After his high school career wrapped up, Shane headed to his father’s old stomping grounds, Laramie, to play for the University of Wyoming. After one year as a Cowboy, he returned to the Western Slope to play his final three seasons at Mesa State College, now Colorado Mesa University.

Not only is Carson a third-generation undefeated state champion, he’s going to be a second-generation college football player.

Despite drawing interest from programs such as Michigan, Texas A&M, Oklahoma State, Nebraska, Purdue and Duke, Carson is graduating early to enroll at the University of Colorado and join Mel Tucker’s program.

He’ll roll into Boulder on Jan. 10, start classes Jan. 13 and begin his workouts as a Buffalo on Jan. 20.

“I don’t really get a break, but that’s how I’ve always been wired,” Carson said. “Once the season’s over, I’m already in the gym working out and everything.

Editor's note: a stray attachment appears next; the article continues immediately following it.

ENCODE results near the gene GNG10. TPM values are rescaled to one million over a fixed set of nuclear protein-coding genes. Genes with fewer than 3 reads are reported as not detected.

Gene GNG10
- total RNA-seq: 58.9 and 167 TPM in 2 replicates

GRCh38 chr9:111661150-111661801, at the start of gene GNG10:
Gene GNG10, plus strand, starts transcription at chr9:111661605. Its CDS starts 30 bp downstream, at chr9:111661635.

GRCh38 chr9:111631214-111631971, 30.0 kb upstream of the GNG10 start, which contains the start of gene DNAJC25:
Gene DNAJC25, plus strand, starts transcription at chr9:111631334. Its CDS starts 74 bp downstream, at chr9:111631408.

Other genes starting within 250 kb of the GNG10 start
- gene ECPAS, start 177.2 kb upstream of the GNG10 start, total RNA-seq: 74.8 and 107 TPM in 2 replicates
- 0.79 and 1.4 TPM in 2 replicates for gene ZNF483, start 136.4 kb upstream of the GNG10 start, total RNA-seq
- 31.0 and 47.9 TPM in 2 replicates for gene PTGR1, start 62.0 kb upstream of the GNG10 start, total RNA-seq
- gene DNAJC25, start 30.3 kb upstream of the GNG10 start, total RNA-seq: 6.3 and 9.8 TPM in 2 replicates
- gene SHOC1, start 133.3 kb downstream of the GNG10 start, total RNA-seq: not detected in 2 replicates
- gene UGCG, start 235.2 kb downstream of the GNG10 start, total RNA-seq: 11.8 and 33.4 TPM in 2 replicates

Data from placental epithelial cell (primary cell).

“It’s not really anything new. It’s just taking that next step and going up against bigger and better guys. I’m looking forward to the challenge of going against everybody up at the University of Colorado and being the best football player I can be.”

Colorado’s starting center, Tim Lynott, was a senior this past season, giving Carson another reason to get to Boulder early. Tucker and offensive line coach Chris Kapilovic, both instrumental in securing his signature, have told Lee he will have the chance to compete for the starting role.

Arriving in January instead of August gives him an extra seven months with the program.

“The reason I chose Colorado, especially so early in my recruitment, was the way that Coach Tucker was able to make me feel. He made me feel immediately like I was a part of the family,” Carson said.

“It’s tough to turn down big program names like Michigan, but I think it’s just as important for me to be able to represent my home and make everybody in the state of Colorado proud.”

He has a chance to make his home state proud, but he’s already lived up to the Lee legacy.

“The records speak for themselves,” Greg said. “To pull off what we did, all three generations, is pretty remarkable.”